Born to sing

In 2004, Jennifer Knapp announced that she was stepping away from her singing career, a sudden decision that sent a shock wave through the Christian music industry.

Even as she was releasing five successful albums and scoring a Grammy nomination for Best Rock Gospel album, Knapp struggled with her faith and sexuality. During much of her hiatus, she resided in Australia, far away from the spotlight that shined upon her for years here in the United States. Her decision to stop performing also allowed Knapp more time to spend with her partner of nine years, whose identity has so far remained private.

Knapp returned to the public eye in late 2009 with a series of small shows, and last May she issued her first album in nine years, Letting Go. The album release coincided with her coming out as a lesbian, a choice likely to alienate conservative fans who had flocked to her music. In an interview with Out & About Newspaper, Knapp describes how her life has changed since her big announcement.

Since your coming-out announcement, what has been the main reaction from fans?

It's actually been extremely positive. There's been so much joy in returning to music. I've had such an overwhelming response. It's all about doing what we're called to do and using the gifts we have. Most of the response has been so happy. Now I'm free to use the gifts I've got. There's definitely been the people that have said 'Listen, we can't go any further with you.'  But most of been supportive. That's mirrored in the music, and I've really appreciated the chance to have a conversation with people. There's one part of my story that's intriguing to some people, but it's not the whole story.

Has your fanbase changed much in the last year?

I've always had an extremely eclectic fanbase. I'd say 90% of shows were Christian-based fans, but not really rabid Christian music fans. People will come up to me and say, 'I know this is a Christian music record, but I like it anyway.' So there are these fringe people that were kind of marginalized before. I haven't had a conservative fanbase; it's always been a little more progressive. I think if anything what's been added is that people are a lot more inclined to be more honest about who they are. A lot of those happen to be in the LGBT community, and before they didn't want to offend me. They're more inclined to tell you about it now, so it's been a real celebration that means something to me. When you're going to that type of community event and you can honest about who we are and what we're going through, it's great.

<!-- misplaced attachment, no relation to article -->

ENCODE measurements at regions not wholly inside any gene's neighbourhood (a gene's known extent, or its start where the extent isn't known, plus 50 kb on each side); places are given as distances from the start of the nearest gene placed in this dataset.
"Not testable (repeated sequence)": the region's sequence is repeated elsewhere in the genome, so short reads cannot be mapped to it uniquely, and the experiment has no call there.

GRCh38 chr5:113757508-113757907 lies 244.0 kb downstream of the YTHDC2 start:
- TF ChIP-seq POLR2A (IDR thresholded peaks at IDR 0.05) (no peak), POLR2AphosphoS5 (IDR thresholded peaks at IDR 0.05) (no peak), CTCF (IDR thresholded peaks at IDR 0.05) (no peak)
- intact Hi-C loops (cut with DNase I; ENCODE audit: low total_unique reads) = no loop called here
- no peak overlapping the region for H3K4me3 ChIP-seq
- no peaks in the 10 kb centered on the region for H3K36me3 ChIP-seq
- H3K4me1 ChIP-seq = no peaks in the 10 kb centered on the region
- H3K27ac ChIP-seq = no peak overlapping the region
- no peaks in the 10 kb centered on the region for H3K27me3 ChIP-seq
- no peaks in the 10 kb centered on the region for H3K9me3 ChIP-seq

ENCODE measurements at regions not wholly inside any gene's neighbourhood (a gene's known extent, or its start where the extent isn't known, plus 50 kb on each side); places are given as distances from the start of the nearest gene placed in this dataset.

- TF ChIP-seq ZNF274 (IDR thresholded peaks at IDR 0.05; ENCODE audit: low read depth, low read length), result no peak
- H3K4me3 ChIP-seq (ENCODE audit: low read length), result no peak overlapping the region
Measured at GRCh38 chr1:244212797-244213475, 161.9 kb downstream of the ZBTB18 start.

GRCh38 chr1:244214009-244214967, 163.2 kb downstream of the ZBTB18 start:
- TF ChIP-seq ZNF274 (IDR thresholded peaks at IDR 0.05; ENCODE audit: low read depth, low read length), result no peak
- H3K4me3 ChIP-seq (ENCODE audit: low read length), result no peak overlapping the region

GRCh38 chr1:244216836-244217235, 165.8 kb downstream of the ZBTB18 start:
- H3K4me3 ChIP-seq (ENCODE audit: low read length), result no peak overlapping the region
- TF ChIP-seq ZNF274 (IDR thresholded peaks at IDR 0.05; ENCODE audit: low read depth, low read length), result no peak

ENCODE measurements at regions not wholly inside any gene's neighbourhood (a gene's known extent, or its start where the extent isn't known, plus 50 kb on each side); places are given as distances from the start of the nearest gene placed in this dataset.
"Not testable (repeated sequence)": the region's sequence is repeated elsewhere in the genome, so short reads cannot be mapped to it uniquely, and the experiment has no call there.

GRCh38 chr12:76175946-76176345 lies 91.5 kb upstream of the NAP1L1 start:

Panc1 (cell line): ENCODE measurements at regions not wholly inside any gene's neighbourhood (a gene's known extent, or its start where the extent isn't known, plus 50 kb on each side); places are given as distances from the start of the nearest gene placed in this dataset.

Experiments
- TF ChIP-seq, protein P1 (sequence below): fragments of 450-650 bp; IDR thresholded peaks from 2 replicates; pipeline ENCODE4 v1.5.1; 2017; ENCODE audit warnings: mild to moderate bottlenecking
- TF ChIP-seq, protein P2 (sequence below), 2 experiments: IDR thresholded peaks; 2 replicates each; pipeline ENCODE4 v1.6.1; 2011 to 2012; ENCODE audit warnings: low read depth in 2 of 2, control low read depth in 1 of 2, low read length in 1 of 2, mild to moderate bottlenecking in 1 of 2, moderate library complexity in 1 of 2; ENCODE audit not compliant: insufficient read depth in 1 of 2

I've been very fortunate to have an audience that inspires me to head in any direction. Just about the time that I think I know exactly who is in the audience, I'm surprised. You just can't judge a book by its cover. Every night has its own personality. Sometimes we talk more about  love and sometimes brokenness. When you open up the door to that community, the conversation says a lot. The fans that I've had through the years continue to inspire me. It's not a one-way street. I'm learning right along with them. It's definitely a pleasure to do that.

Your performance at Vanderbilt University was largely intended for the student communities of Nashville. Why do you feel it's so important to reach out to young people?

Well, I've always had an affinity for the college life. That's where I was first connected with my music. I think it's a place where I feel extremely comfortable, so I enjoy the dialogues that I have with students across the country. They have such an inquisitive nature at that age. It's such a pivotal moment in a young adult's life; you get to that point where you're figuring out who you want to be and you're asking hard questions and figuring out your approach to the world. I'm really honored to be in any kind of position to speak to them, especially an environment. I really applaud those who are facing the questions.

From your own life experience, what message is most meaningful when you're performing for them?

I definitely take the angle that we as individuals have strength and we can overcome the challenges we have in our lives. That's part of my personal journey, too, where we can talk about love and what that means. Several songs sound like love songs, but it's bigger than that. It's about how we begin to love ourselves and love others, and honestly look at what that means to change our own character. The hardest and most difficult joys of music is that it's easy to give the antagonists in your life power. They can kind of handicap you. I love the value of looking at those challenges. If you can listen to dissenters for a moment, you can gauge where you are in your life. If you just summarily disregard with those who disagree with us, then you don't learn.

Have you mapped out your musical future over the next few years?

Right now I'm generally just rebuilding. More fans are coming out of the woodworks now. But now I'm basically a new artist after taking a long break. I love what I do as a musician, so that's what I'm trying to do the most. I want to come out and make really good records and move beyond my old image. For artists in the Christian community, sometimes it's more about than the music they're doing. Sometimes it's a struggle to be viewed as a real musician. I have the freedom to be taking more opportunities now. For example, I did a songwriter's event in Florida with Emily Sayers and Mary Gauthier, and so I've been entrenched in the music side. I just want to enjoy and grow my craft. And with the conversations I get to have at Vanderbilt, it's such an honor to be able to do that.

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Photo by Scott Webb on Unsplash

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